Confusion about Mod functor in Institutions

TL;DR: "It is also fundamental that sentences translate in the same direction as the change of notation, whereas models translate in the opposite direction." (Goguen, Institutions: Abstract model theory for specification and programming, p. 101). Why?

Institutions are typically defined as 4-tuples $$I = (\mathbf{Sign},\textit{sen},\mathbf{Mod},\models)$$ (see e.g. Goguen, Diaconescu, or Meseguer, which is the one I'm spending the most time on), where in particular $$\mathbf{Mod}$$ is a functor $$\mathbf{Mod} : \mathbf{Sign}^{\textit{op}} \to \mathbf{Cat}$$ (or also sometimes defined as $$\mathbf{Mod}$$ is a functor $$\mathbf{Mod} : \mathbf{Sign} \to \mathbf{Cat}^{\textit{op}}$$).

I cannot for the life of me figure out how it works, and why we're working with duals (a.k.a. opposites).

My thinking thus far has been: We two signatures, $$\Sigma$$ and $$\Sigma'$$, a signature morphism $$H:\Sigma\to\Sigma'$$, and... a $$\Sigma'$$-Model $$M'$$? Why not a $$\Sigma$$-Model $$M$$? But ignoring that question for now, say $$M' = (\{a,b,c,abc,baca\},\{f^{\mathcal{A}'},g^{\mathcal{A}'}\})$$ ($$a$$ through $$c$$ being constant symbols and f and g function symbols, with the superscript ($$\mathcal{A}'=\{a,b,c,abc,baca\}$$ Edit: This is not what underlying sets look like, and this faulty assumption is what caused my confusion.) referring to their particular interpretations). How do we transform this into a $$\Sigma$$-model $$M$$? We can't translate $$\mathcal{A}'$$ into $$\mathcal{A} = \{1,2,3,123,2131\}$$, because our signature morphism is in the wrong direction, and the same goes for the function symbols. We can, yes, if we already knew the corresponding function symbols in $$\Sigma$$ (say $$6$$ and $$7$$) associate to them the interpretation associated with $$\textit{sen}(H)(6) = f$$ and $$\textit{sen}(H)(7) = g$$, respectively (though I'm also not sure how that works), but aside from that I'm incredibly confused, and been so for many hours. I love the generality of it all but apparently my brain / zero mathematical maturity can't handle it.

Any help would be much appreciated.

Thanks and happy holidays!

Diaconescu, Răzvan, Institution-independent model theory, Studies in Universal Logic. Basel: Birkhäuser (ISBN 978-3-7643-8707-5/pbk). xi, 376 p. (2008). ZBL1144.03001.

Goguen, Joseph A.; Burstall, Rod M., Institutions: Abstract model theory for specification and programming, J. Assoc. Comput. Mach. 39, No. 1, 95-146 (1992). ZBL0799.68134.

Goguen, J. A.; Burstall, R. M., Introducing institutions, Logics of programs, Workshop, Pittsburgh/PA 1983, Lect. Notes Comput. Sci. 164, 221-256 (1984). ZBL0543.68021.

Meseguer, José, General logics, Logic colloq. ’87, Proc. Colloq., Granada/Spain 1987, Stud. Logic Found. Math. 129, 275-329 (1989). ZBL0691.03001.

• In the usual model theory, signatures are languages. Sentences are expression of the language (without free variables). Models are mathematical objects (structures) used to interpret the language and $\vDash$ is the satisfaction relation between a model $M$ and a sentence $\varphi$ such that $M \vDash \varphi$ iff the sentence holds (is TRUE) in the structure $M$. – Mauro ALLEGRANZA Dec 19 '19 at 14:31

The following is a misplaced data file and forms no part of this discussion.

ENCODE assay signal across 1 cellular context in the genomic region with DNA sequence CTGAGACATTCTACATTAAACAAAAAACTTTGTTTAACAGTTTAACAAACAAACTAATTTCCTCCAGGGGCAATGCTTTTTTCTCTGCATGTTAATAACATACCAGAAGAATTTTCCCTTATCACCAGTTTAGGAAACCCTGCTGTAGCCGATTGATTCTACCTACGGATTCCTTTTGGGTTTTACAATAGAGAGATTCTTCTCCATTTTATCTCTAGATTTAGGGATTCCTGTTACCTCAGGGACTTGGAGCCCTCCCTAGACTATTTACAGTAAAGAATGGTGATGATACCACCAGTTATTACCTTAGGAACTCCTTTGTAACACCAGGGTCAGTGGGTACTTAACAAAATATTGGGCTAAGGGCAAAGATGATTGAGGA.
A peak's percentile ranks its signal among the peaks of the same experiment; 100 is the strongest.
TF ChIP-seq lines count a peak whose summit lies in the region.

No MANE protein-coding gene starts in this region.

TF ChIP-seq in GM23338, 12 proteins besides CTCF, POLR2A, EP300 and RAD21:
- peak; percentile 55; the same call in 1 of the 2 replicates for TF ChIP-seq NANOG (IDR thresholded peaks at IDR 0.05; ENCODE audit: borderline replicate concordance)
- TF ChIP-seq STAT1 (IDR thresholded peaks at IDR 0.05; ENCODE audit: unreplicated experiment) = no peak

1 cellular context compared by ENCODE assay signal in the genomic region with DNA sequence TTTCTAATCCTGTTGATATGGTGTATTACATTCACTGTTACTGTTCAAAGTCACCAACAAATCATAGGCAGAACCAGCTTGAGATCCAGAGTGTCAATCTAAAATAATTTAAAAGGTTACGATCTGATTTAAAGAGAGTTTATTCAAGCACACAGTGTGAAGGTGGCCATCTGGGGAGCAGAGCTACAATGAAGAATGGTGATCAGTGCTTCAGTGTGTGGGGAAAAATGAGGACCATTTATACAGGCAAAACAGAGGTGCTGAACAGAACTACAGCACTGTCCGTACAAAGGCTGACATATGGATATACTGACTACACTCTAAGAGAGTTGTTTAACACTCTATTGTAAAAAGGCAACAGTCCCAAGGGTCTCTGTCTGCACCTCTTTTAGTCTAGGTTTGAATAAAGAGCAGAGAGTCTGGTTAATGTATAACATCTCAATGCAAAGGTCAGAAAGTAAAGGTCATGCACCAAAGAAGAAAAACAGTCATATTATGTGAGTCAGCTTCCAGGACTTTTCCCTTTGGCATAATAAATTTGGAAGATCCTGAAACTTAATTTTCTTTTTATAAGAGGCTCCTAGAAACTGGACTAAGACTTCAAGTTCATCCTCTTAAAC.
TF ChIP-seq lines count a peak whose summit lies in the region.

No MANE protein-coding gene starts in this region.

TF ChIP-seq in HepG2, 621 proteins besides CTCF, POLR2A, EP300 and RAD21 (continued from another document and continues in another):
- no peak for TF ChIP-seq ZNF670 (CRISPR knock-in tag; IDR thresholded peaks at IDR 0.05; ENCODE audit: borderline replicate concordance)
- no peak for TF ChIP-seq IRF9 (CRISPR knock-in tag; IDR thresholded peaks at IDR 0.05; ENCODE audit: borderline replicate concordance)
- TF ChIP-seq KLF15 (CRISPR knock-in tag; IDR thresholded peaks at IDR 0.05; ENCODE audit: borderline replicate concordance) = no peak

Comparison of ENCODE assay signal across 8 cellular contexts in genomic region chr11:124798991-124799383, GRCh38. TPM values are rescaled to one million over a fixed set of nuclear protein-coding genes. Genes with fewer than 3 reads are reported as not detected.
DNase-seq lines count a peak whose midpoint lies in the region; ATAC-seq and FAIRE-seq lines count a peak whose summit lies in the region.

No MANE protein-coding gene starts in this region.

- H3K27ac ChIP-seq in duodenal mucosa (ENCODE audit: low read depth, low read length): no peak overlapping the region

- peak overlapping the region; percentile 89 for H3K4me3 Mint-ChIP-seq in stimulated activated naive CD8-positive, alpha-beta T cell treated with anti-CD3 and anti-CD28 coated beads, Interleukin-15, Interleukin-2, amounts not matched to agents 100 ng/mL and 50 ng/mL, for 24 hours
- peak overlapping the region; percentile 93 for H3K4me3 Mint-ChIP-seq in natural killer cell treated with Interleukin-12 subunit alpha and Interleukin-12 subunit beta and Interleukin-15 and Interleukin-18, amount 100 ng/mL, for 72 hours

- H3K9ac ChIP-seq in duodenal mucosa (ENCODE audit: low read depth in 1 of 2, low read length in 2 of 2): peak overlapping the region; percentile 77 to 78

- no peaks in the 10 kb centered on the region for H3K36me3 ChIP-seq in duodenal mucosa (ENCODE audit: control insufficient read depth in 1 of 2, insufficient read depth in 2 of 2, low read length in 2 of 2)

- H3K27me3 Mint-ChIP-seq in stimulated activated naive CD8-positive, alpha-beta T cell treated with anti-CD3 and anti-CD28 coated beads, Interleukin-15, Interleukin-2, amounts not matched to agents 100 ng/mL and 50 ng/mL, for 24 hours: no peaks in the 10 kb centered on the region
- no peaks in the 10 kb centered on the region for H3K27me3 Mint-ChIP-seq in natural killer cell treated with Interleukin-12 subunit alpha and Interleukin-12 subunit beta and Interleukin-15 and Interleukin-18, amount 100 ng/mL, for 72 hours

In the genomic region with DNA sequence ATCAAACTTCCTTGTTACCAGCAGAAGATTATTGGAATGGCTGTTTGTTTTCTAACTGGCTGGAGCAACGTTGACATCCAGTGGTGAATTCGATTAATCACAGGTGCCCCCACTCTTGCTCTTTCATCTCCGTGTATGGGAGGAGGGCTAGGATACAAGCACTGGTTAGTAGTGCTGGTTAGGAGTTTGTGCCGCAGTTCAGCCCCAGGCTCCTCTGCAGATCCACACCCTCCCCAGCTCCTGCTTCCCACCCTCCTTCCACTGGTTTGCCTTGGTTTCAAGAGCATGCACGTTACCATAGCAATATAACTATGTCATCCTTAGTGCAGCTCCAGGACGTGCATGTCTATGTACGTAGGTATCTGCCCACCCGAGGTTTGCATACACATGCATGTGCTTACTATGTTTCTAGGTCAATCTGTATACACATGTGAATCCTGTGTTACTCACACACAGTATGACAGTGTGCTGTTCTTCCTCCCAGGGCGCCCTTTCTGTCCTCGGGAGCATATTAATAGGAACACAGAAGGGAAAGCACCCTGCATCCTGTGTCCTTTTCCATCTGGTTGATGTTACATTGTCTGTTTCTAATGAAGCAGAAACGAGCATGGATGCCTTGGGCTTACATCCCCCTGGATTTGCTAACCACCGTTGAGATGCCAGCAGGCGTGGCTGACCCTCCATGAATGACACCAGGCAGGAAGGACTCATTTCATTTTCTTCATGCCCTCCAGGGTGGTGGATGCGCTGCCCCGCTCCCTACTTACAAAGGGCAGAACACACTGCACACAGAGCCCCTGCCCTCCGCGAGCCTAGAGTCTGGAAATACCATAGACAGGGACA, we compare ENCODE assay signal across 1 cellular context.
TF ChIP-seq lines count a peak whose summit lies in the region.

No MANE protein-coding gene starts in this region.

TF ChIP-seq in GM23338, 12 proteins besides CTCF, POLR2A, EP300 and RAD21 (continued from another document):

• In Diaconescu's approach they are expressed in category theory language. – Mauro ALLEGRANZA Dec 19 '19 at 14:33
• The functor $\text {Mod}^I$ is a functor that maps every signature $\Sigma$ (an object in $\text {Sig}^I$ is a signature) into the category whose objects are the models of $\Sigma$. – Mauro ALLEGRANZA Dec 19 '19 at 14:36
• Yes, that part I understand (third comment), but it's $\text{Mod}^I$ mapping signature morphisms that confuses me – BlondCafé Dec 19 '19 at 14:39

Suppose you have a signature morphism $$H:\Sigma\to \Sigma'$$ and $$M$$ is a $$\Sigma'$$-model. Then you can define a $$\Sigma$$-model $$H^*M$$ with the same underlying set as $$M$$, where for each $$\sigma\in\Sigma$$ the function or relation $$\sigma_{H^*M}$$ is defined to be $$H(\sigma)_M$$. In other words, to interpret a symbol $$\sigma$$ in $$\Sigma$$ on $$M$$, you just use the interpretation of $$H(\sigma)$$, and in this way $$M$$ turns into a $$\Sigma$$-model.
In this way, a morphism $$H:\Sigma\to\Sigma'$$ gives a way of turning $$\Sigma'$$-models into $$\Sigma$$-models, and it is easy to check that this also turns $$\Sigma'$$-homomorphisms into $$\Sigma$$-homomorphisms and thus induces a functor $$\mathbf{Mod}(\Sigma')\to\mathbf{Mod}(\Sigma)$$. This makes $$\mathbf{Mod}$$ a functor $$\mathbf{Sign}\to\mathbf{Cat}^{op}$$: it sends an object $$\Sigma$$ to the category $$\mathbf{Mod}(\Sigma)$$, and a morphism $$H:\Sigma\to\Sigma'$$ to a functor $$\mathbf{Mod}(\Sigma')\to\mathbf{Mod}(\Sigma)$$ and you can check that this preserves identities and composition.
(To be clear, here I am assuming you are working with the "standard" institution of classical model theory. The point of institutions is to make an abstract definition which captures similar formal behavior to classical and other model theories. So in a general institution, "models" don't have to be anything like models in classical model theory as I described here; they just have to (together with the rest of the 4-tuple) satisfy the definition of an institution. The story above is motivation for why instutitions are defined they way they are, with $$\mathbf{Mod}$$ being contravariant.)
• Well I thought the underlying set of a $\Sigma$-model would always have to be a subset of $\textit{sen}(\Sigma)$. So, to reiterate, that's not true? – BlondCafé Dec 19 '19 at 15:28
• Correct, that is not true. The elements of a $\Sigma$-model typically have nothing to do with sentences. – Eric Wofsey Dec 19 '19 at 15:30